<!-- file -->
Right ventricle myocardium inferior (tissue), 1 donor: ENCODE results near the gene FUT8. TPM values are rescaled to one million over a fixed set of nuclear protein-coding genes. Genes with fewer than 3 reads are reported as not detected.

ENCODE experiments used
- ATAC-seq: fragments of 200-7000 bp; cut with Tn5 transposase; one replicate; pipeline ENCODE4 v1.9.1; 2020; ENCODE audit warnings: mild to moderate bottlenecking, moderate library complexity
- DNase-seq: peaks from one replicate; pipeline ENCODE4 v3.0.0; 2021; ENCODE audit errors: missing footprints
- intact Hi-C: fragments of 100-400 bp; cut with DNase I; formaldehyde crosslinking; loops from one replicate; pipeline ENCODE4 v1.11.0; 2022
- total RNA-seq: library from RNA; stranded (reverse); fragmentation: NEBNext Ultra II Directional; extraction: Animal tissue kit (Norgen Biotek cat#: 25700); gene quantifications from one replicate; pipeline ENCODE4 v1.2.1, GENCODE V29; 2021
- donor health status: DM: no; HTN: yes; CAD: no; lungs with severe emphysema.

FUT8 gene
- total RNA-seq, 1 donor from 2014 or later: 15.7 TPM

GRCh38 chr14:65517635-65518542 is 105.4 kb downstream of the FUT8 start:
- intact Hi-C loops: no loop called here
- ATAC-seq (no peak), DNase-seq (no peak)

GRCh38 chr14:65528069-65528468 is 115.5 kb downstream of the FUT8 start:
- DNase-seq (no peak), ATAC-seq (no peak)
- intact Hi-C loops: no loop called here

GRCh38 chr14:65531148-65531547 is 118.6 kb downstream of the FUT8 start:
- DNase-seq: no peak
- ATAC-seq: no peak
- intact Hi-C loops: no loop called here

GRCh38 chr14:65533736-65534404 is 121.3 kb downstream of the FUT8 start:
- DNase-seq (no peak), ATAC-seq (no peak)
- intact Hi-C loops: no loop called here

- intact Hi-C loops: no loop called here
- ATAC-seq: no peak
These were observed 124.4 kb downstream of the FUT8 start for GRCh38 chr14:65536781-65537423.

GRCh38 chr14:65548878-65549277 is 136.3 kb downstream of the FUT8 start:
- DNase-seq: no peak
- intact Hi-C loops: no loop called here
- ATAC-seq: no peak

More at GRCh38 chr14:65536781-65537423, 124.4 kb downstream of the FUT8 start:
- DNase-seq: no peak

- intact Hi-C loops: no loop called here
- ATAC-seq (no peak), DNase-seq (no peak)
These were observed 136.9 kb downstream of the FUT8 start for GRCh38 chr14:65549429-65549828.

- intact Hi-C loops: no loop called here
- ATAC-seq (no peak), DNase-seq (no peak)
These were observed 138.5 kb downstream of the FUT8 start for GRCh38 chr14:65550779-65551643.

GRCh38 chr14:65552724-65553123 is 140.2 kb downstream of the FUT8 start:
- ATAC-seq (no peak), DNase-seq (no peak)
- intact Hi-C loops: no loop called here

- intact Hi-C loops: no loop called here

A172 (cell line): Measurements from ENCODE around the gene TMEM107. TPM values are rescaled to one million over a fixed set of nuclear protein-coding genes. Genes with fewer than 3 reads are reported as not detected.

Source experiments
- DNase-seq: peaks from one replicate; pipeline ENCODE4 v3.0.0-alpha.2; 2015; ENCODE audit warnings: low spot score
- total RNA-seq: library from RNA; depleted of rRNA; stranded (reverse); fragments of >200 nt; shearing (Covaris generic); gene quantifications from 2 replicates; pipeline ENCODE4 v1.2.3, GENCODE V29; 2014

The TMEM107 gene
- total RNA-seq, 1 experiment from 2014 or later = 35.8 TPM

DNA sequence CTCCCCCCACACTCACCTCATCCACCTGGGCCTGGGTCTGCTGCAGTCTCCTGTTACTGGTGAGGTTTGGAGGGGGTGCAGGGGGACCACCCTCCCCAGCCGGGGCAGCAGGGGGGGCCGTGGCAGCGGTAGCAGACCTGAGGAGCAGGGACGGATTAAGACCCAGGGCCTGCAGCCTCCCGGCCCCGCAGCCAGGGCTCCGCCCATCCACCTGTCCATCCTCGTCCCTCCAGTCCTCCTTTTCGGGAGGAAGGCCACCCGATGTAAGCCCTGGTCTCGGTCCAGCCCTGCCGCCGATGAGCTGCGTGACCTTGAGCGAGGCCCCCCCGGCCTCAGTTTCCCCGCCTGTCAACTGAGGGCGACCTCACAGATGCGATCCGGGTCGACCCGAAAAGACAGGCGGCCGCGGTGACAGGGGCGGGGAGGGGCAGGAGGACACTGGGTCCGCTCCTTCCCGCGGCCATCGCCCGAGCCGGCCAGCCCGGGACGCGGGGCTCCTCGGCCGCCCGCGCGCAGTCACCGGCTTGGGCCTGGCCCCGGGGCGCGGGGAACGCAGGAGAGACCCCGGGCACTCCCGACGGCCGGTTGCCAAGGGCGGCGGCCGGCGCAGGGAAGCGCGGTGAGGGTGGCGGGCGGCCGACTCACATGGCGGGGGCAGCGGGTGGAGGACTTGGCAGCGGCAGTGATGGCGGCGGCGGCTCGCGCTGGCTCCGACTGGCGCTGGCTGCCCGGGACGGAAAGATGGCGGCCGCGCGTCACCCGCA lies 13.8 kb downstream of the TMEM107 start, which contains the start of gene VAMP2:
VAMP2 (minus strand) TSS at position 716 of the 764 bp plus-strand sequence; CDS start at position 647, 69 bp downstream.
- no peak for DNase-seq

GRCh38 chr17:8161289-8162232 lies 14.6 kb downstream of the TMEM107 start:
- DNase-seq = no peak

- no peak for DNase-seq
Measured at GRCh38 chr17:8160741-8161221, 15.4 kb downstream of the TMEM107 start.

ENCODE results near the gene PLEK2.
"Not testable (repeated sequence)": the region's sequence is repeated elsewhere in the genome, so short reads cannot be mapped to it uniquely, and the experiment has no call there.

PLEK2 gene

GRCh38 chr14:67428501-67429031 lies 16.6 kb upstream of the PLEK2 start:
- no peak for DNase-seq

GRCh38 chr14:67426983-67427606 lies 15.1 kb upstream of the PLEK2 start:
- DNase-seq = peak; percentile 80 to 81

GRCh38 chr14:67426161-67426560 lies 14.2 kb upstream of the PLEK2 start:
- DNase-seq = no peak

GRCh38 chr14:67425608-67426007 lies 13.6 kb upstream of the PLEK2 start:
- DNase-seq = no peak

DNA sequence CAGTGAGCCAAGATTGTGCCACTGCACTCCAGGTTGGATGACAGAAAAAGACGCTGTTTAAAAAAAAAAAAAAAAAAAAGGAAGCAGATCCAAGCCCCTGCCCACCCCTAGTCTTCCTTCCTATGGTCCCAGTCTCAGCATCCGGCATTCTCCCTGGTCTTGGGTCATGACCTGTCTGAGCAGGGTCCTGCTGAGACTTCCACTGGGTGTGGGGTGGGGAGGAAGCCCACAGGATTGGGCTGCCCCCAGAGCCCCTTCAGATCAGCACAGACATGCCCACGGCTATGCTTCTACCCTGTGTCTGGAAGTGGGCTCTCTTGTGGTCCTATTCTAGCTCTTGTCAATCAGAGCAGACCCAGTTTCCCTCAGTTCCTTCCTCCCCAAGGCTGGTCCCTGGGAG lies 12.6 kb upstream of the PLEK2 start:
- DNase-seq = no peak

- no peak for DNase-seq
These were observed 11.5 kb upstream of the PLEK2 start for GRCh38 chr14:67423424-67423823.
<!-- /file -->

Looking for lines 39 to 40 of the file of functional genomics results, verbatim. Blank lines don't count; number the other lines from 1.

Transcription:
- ATAC-seq (no peak), DNase-seq (no peak)
- intact Hi-C loops: no loop called here